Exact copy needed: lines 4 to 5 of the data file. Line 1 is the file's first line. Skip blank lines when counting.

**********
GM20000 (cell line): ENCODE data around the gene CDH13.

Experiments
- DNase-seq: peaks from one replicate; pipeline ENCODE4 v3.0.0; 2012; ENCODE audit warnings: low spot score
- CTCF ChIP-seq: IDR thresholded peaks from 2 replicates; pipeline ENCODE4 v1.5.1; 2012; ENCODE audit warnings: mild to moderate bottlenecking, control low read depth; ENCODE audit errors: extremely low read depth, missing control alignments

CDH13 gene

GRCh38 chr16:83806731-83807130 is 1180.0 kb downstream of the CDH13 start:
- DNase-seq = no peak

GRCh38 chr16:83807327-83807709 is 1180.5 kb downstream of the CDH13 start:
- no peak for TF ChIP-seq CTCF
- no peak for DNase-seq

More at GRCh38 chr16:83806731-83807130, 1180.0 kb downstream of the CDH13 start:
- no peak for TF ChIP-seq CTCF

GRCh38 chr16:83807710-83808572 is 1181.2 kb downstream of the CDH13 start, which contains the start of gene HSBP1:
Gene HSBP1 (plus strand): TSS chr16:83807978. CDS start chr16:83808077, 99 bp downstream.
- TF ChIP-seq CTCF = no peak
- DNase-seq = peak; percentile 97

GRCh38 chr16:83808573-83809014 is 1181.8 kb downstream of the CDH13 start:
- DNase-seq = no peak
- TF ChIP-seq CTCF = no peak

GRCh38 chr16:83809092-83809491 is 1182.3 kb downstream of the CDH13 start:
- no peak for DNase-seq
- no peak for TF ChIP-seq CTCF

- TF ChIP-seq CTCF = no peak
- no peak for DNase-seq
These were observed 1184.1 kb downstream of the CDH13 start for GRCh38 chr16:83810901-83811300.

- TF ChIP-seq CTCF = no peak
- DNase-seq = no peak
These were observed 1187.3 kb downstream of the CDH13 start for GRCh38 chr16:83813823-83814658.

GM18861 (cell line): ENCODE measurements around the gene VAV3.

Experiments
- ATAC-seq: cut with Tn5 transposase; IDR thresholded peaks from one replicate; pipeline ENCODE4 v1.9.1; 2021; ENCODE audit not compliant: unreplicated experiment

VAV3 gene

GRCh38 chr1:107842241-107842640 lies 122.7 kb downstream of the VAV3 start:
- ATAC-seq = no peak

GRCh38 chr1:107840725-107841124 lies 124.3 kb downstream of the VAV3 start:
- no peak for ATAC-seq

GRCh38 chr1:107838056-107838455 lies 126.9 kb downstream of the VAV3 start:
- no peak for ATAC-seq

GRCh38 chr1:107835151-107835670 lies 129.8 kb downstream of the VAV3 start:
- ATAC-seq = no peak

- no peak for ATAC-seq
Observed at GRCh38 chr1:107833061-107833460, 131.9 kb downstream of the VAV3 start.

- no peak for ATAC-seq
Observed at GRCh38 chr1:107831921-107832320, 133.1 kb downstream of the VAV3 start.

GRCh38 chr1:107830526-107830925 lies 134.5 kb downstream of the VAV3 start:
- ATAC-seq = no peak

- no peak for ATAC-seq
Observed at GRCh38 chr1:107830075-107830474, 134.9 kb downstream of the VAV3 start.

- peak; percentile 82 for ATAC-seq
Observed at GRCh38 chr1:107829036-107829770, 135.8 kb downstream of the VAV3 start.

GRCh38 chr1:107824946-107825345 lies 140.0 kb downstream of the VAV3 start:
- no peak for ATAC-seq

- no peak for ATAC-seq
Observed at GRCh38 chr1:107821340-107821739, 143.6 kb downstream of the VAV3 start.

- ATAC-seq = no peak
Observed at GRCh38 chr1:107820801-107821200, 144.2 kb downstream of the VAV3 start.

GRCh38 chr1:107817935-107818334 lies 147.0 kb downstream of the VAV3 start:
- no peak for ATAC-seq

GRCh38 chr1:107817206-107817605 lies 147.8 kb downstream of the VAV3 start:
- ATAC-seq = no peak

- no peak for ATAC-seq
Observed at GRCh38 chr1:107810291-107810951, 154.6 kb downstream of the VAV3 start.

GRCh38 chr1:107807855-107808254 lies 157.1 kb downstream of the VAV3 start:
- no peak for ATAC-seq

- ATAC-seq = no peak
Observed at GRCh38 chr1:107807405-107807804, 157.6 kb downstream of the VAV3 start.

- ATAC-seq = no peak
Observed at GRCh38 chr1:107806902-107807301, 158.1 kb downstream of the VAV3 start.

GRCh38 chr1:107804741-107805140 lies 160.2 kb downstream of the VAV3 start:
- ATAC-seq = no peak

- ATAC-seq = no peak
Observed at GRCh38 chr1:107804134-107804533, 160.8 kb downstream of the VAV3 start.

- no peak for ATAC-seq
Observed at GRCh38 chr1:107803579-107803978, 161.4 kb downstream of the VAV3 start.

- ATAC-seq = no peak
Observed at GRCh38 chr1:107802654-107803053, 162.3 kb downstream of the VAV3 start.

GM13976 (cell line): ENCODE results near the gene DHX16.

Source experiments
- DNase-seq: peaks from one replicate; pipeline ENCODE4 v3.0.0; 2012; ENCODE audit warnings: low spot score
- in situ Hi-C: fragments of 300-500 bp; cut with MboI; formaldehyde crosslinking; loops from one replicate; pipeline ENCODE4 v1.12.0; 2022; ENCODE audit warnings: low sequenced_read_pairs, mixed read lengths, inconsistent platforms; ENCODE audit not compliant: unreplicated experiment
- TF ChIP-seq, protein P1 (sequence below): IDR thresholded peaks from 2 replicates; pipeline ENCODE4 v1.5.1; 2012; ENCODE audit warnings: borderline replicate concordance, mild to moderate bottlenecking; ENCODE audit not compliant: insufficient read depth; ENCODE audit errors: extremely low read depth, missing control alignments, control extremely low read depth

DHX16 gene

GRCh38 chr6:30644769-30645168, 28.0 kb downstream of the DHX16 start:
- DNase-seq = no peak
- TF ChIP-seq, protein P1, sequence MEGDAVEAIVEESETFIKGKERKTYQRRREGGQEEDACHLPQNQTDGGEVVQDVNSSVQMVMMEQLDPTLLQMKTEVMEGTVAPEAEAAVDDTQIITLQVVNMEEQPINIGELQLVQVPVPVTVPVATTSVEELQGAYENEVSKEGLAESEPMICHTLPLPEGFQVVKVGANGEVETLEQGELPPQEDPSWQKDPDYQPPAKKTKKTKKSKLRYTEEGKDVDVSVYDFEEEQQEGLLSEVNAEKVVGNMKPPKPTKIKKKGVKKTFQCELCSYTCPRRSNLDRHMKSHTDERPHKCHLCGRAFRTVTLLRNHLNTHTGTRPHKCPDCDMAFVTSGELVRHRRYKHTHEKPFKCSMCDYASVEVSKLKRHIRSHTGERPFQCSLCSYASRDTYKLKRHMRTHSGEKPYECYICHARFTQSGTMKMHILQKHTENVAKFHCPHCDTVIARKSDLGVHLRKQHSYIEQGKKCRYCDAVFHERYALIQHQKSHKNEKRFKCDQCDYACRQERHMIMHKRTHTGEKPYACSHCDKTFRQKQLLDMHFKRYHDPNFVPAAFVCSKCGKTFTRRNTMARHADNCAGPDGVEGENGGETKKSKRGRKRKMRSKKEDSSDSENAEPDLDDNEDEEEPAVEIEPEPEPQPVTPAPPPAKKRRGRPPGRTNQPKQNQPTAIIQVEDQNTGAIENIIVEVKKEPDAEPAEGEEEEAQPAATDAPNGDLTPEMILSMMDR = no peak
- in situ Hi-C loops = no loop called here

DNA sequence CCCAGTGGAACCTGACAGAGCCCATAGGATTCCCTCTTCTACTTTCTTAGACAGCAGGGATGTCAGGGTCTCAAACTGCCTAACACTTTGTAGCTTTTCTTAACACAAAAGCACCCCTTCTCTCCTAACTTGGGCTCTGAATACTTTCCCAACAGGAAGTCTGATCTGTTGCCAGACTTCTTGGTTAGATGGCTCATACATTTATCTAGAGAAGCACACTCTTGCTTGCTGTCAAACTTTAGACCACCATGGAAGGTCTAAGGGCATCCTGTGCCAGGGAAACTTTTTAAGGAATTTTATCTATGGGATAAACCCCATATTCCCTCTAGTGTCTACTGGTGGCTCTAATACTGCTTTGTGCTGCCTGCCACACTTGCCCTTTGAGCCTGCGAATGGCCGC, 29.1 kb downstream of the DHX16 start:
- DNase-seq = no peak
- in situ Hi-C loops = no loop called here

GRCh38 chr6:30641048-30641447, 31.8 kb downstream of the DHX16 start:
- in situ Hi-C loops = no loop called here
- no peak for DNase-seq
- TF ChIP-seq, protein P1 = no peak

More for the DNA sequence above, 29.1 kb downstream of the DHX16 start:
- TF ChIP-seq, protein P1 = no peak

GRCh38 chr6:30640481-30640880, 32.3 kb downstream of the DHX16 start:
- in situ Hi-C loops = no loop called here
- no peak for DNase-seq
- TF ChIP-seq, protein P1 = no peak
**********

- CTCF ChIP-seq: IDR thresholded peaks from 2 replicates; pipeline ENCODE4 v1.5.1; 2012; ENCODE audit warnings: mild to moderate bottlenecking, control low read depth; ENCODE audit errors: extremely low read depth, missing control alignments

CDH13 gene